Feed Your Head

For all of its history, Tampa boasts plenty of new cultural institutions swept in by the latest immigrants. Restaurants offer an especially vibrant view of these new cultures. For the most recently imported delicacies, try taking a drive down Armenia Avenue. Recently nicknamed “The Latin Corridor,” Armenia between Waters and Sligh is studded with Peruvian, Chilean, Colombian and Puerto Rican restaurants and bars. On the other hand, Columbus Drive, or “Boliche Boulevard,” serves as the home for Tampa’s more traditional Cuban/Spanish restaurants such as the Lincoln, Arco Iris, and La Teresita.

My favorite of the new Latin wave is located on Columbus and Howard. It is called Antojitos, or “Little Cravings,” and serves Colombian cuisine. You will notice several things when you arrive. First, the place is quite popular among the Latin population. Cubans and Puerto Ricans flock there along with South Americans. The only thing as packed as the parking lot is the dining room itself.

Not to worry, just have a seat at the counter. Service is a little faster there, and you have a better chance of talking to a server who speaks a little English, if you prefer. You’ll notice the hot case at the counter, brimming with all kinds of exotic-looking treats. Arepas are a Colombian snacking mainstay, an unleavened corn cake often topped with thick slices of a mild, white farmer’s cheese. Eat your arepas immediately, as they are practically bulletproof after they’ve cooled.

I cannot recommend their empanadas enough. I thought Jamaican meat pies were the best finger food ever created until I had an empanada at Antojitos. A thin layer of corn crust surrounds shredded beef and diced potatoes. The flavor is nearly perfect, and if you want perfect, it is not far away. Just ask for some aji, pronounced ah-hee, a minced green salsa of onions, cilantro, chilies, and lime juice. The aji provides a spicy and salty counterpoint to the hearty empanada. Another appetizer, the red sausages are a larger, richer, moister version of chorizo.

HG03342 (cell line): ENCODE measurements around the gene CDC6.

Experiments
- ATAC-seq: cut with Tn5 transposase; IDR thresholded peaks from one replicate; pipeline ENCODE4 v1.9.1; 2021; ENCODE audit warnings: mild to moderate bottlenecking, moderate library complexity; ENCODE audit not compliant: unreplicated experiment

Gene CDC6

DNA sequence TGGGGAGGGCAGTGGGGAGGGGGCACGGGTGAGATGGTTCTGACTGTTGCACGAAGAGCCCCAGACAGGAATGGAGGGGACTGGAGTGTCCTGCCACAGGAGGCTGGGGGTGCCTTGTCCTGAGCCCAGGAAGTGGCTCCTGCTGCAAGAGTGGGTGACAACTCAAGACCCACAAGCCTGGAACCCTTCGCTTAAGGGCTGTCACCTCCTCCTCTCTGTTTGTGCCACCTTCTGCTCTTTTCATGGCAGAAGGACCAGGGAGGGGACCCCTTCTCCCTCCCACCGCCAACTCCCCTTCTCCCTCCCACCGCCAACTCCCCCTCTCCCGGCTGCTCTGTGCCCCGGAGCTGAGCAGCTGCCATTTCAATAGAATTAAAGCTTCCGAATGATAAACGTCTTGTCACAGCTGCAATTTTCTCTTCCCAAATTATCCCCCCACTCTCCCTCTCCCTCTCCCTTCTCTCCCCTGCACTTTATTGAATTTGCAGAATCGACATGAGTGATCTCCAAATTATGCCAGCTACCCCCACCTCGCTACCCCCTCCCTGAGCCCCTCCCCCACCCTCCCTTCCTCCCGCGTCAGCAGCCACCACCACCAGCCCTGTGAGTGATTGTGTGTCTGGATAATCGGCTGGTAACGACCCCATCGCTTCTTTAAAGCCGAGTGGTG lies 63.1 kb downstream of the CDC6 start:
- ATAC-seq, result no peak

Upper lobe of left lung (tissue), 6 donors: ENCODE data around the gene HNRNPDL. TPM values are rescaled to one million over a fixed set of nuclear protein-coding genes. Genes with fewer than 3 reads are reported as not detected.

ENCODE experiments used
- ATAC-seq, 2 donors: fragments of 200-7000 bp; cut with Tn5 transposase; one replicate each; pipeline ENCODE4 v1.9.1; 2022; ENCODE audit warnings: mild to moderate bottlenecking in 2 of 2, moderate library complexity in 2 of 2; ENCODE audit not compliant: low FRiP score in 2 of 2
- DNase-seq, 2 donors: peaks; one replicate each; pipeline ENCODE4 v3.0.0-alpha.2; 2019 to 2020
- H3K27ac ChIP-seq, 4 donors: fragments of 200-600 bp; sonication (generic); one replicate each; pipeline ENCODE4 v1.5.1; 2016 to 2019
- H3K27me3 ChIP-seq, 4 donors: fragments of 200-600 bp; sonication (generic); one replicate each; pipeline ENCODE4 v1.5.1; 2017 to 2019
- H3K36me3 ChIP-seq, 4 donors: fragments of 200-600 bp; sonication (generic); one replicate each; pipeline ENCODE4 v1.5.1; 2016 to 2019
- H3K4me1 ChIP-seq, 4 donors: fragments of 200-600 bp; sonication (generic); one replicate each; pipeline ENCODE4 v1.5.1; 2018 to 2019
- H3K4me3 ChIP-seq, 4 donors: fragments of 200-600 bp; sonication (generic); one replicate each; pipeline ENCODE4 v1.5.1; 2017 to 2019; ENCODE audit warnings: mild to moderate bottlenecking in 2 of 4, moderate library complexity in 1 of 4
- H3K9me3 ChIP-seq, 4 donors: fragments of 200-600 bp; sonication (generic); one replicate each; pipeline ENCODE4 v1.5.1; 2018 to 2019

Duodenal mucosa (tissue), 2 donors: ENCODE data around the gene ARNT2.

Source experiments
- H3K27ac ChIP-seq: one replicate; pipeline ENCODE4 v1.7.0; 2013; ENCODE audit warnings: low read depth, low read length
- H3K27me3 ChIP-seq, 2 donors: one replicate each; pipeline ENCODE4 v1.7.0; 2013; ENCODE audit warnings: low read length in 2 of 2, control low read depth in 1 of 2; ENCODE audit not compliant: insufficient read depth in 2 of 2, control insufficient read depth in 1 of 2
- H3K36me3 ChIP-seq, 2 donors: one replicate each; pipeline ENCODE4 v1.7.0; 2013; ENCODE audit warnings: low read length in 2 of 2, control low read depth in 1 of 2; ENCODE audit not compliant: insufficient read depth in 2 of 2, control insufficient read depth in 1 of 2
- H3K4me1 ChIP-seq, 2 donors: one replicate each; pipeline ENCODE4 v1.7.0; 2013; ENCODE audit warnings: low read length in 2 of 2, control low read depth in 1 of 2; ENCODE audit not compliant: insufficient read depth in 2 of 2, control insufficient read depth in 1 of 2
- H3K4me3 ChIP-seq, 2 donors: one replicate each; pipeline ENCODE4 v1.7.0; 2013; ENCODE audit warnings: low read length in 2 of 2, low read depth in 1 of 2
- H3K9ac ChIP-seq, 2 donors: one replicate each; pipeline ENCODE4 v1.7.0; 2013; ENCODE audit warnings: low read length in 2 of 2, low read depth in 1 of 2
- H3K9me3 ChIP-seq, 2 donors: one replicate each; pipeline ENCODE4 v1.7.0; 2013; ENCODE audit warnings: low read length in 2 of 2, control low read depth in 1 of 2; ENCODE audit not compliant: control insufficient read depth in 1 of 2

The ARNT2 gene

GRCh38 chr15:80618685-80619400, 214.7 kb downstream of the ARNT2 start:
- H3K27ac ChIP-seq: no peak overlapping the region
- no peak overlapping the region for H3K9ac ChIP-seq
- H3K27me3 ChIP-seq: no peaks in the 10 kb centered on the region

A great accompaniment to these tasty appetizers is a fruit shake. While piña and papaya may sound familiar, many of the flavors available have no equivalent here in the States, such as maméy and curuba. You can order the shakes made with water or milk. At Antojitos, I order my fruit shake con leche,”with milk”, as a water-laced shake is not an option.

Antojitos may mean “little cravings,” but entrees come in portions that are anything but diminutive. The beef stew is a substantial choice, with large chunks of beef, potato, yucca and corn cob. They have fried fish and various steaks, but my favorite dish is the formidable pork chop. The edges hang off the plate. They take a pork chop, de-bone it, pound it out thin like palomilla, bread it and fry it to a golden brown. The meat alone would be enough to satiate Paul Bunyan, but there is more. A small oil and vinegar salad, white rice and long strips of fried plantains share the limited plate space. Just for good measure, they bring out a large bowl of red beans cooked with fatback. The other steak dishes are equally large. On Saturdays, they serve a special fish stew they call “Viagra Soup.”

The only thing as good as eating at Antojitos is getting the check. I looked at my ticket and thought between groans, perhaps I could manage another empanada.

Contact Antojitos 2302 W. Columbus Drive 251-9688

Contact Andrew Huse at ahuse@luna.cas.usf.edu. Check out Feed Your Head again on Feb. 5.